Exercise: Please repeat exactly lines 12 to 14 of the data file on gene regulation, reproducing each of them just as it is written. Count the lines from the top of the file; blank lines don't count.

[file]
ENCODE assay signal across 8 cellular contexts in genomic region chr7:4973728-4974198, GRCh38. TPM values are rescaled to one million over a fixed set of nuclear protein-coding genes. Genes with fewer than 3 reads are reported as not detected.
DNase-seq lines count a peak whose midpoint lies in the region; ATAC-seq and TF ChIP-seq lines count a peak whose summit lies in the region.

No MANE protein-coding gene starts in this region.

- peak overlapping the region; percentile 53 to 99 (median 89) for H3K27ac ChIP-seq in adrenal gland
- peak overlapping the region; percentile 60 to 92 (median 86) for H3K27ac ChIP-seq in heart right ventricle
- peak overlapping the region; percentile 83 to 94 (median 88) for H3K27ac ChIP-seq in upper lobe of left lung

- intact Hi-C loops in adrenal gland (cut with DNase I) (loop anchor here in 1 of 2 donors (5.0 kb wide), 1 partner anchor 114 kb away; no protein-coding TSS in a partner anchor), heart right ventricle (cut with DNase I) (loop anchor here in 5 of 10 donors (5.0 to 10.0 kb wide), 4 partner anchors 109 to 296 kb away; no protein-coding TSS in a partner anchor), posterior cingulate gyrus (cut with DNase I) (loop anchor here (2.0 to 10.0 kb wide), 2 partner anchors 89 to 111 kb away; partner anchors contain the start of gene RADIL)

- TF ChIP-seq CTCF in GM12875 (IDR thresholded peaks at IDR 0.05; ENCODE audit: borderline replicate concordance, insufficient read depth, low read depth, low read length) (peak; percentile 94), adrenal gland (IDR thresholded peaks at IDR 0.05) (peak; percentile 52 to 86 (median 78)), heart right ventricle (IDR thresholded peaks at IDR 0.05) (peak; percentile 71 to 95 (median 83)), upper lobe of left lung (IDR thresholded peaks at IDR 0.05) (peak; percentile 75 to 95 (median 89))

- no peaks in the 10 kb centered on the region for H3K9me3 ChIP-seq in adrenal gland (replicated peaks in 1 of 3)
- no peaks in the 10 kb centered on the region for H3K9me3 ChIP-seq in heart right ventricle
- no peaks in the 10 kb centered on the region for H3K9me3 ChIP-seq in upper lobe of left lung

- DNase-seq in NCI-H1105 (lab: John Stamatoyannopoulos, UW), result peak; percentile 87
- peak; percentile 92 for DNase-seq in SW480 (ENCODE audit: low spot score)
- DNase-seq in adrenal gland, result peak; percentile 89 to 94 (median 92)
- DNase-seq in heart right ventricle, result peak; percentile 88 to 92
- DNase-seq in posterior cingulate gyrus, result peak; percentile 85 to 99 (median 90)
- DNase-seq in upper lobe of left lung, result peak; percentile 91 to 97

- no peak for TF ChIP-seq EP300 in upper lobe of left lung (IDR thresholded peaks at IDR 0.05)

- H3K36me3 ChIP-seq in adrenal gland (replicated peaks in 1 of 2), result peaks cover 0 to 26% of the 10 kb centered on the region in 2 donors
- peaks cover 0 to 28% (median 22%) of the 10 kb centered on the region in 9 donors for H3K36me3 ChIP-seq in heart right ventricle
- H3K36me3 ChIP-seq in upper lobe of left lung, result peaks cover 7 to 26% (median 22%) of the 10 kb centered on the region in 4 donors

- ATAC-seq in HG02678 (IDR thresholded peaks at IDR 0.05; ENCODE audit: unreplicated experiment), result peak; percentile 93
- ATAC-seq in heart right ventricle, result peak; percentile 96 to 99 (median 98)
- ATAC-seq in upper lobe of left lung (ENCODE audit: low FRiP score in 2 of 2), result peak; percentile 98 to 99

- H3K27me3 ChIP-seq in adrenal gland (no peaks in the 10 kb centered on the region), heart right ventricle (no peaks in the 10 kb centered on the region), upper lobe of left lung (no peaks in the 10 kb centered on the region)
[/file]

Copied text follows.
- DNase-seq in NCI-H1105 (lab: John Stamatoyannopoulos, UW), result peak; percentile 87
- peak; percentile 92 for DNase-seq in SW480 (ENCODE audit: low spot score)
- DNase-seq in adrenal gland, result peak; percentile 89 to 94 (median 92)